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Grandpa The Bank Robber
Dec 19, 2011
I still chuckle about the family historian who wrote many years ago that her grandpa was a well-known fellow who died quite suddenly from a neck injury suffered from falling off a horse. It seemed he had just given a very short speech in the shade of a tree in the town square when the horse bolted.
The historian didn't add the fact that her grandpa's neck somehow became tangled in a rope that was tied to a tree branch.
But I shouldn't be amused because the executed man was somebody's grandpa. He must have done something bad. Maybe he stole a horse. But he probably did some kind deeds. If nothing else, he fathered a child who had a child who cared enough to try to whitewash his reputation.
I'm reminded of all this because our Nov/Dec issue featured a very popular article we called "Outlaws and Scofflaws of South Dakota." I've always wanted to use the word Scofflaw on our our magazine cover, and finally after 27 years of publishing we found the opportunity.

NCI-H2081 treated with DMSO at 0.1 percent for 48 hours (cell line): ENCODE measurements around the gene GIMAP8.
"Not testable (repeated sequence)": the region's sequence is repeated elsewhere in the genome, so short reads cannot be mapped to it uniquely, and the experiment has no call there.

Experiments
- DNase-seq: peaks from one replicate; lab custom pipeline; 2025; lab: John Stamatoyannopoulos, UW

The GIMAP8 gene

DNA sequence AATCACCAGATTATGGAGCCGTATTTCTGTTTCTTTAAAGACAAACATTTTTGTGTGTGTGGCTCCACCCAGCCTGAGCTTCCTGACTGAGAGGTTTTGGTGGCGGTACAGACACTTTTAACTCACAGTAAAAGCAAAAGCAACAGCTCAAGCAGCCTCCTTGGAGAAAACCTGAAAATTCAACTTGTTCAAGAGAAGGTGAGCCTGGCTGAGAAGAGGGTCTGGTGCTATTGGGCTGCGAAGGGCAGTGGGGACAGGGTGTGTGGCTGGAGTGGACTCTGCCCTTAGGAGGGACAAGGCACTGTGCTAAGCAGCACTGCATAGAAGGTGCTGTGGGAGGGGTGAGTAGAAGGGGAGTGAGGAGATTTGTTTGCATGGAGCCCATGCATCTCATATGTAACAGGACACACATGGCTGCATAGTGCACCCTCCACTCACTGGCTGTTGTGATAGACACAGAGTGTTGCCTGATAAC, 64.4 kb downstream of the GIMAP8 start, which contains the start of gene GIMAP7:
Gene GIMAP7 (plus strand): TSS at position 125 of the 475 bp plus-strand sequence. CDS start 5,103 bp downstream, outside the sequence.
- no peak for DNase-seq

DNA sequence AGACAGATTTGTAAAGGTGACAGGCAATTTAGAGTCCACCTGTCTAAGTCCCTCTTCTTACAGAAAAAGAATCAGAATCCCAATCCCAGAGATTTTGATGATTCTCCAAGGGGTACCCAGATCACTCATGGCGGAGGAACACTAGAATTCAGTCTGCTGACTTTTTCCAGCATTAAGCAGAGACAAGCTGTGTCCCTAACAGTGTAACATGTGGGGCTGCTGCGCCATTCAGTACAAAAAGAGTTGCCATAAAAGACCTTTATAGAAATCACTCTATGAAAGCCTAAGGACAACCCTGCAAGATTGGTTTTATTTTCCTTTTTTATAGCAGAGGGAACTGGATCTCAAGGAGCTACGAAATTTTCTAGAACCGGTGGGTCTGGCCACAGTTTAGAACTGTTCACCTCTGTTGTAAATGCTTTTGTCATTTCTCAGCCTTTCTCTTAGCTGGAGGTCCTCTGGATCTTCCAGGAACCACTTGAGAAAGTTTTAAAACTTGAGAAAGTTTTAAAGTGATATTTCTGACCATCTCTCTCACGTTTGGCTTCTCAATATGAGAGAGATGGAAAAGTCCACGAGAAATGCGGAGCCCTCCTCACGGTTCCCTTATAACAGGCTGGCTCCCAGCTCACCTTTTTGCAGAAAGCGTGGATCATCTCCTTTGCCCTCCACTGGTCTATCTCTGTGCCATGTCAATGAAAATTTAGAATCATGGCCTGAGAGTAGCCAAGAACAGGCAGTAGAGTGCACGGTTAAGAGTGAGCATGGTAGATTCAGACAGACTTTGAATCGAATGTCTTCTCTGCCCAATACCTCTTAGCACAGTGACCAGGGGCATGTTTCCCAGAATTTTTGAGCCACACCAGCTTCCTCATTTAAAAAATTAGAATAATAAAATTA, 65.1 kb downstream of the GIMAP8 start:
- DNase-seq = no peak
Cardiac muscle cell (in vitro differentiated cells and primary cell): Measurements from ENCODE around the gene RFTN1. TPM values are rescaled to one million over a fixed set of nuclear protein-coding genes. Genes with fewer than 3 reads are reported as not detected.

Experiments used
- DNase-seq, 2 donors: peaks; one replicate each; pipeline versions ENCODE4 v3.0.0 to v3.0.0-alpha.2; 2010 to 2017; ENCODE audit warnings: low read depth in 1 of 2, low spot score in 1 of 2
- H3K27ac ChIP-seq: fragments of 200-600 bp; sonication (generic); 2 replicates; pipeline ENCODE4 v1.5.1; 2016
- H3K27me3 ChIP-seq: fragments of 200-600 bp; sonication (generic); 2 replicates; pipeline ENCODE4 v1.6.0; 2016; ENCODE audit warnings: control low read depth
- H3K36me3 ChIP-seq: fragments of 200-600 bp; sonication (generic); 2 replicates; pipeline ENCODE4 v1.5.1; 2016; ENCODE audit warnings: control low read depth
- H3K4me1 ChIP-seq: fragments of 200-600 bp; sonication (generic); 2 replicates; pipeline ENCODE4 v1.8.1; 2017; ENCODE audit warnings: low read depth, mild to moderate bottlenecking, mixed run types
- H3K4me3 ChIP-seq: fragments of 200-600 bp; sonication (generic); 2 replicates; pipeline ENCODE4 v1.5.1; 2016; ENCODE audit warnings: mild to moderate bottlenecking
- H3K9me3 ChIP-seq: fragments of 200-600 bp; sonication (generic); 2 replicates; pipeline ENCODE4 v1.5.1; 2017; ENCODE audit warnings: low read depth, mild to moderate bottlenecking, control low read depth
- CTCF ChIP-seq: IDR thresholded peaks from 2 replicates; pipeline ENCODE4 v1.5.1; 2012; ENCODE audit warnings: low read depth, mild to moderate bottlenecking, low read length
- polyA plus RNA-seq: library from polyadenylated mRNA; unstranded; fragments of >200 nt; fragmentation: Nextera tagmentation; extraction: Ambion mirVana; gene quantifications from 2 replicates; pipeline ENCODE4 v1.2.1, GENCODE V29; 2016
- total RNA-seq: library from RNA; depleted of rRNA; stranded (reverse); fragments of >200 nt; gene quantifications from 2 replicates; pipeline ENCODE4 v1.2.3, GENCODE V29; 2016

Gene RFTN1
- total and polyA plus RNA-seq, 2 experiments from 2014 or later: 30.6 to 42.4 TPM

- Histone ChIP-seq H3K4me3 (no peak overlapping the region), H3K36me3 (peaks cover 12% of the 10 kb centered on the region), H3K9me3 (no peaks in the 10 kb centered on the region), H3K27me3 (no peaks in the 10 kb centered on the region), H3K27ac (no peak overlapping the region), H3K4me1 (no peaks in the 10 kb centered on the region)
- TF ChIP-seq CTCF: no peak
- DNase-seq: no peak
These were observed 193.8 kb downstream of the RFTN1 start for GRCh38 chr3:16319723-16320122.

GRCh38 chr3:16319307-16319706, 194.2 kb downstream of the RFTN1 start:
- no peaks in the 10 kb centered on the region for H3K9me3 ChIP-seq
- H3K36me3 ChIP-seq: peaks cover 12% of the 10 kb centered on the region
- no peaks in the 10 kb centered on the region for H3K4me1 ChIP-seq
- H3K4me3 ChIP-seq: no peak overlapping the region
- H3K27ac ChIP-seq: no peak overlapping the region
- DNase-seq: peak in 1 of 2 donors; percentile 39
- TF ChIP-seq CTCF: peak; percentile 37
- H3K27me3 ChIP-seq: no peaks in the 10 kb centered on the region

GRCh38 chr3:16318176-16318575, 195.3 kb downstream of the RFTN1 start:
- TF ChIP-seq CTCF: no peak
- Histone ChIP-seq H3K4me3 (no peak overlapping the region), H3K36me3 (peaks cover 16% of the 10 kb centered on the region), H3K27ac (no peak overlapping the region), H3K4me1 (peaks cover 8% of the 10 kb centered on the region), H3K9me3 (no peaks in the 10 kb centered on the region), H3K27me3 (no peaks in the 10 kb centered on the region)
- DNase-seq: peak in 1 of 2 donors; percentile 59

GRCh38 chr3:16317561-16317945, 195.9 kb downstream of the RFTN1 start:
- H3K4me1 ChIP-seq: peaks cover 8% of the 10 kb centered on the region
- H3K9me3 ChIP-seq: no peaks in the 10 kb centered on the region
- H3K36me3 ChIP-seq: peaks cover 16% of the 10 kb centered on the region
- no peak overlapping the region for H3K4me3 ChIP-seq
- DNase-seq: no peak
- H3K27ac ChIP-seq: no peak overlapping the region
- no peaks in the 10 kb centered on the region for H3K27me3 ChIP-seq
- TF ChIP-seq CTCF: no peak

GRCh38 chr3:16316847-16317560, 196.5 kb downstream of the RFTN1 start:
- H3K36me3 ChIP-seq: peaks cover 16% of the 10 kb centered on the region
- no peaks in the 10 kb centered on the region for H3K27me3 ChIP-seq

The story has been a big hit with most readers, but we've heard from a few family historians who are not pleased that we presented great-uncles and grandmas in such a dark light. Just this morning I received a letter from a woman who wrote, "While I've become acccustomed to (name withheld) being portrayed in a negative light, he did a lot of positive things during his years in the Black Hills."
Point made. Every South Dakotan — every man and woman who ever lived — is more complex than could ever be explained in a few paragraphs of a family history book or in our magazine. So enjoy reading about our outlaws and scofflaws, but let's all remember that many of them were husbands and fathers and friends and neighbors, and that their good deeds might have more than compensated for the banks they robbed, the horses they stole or the worthless mines they sprinkled with gold dust.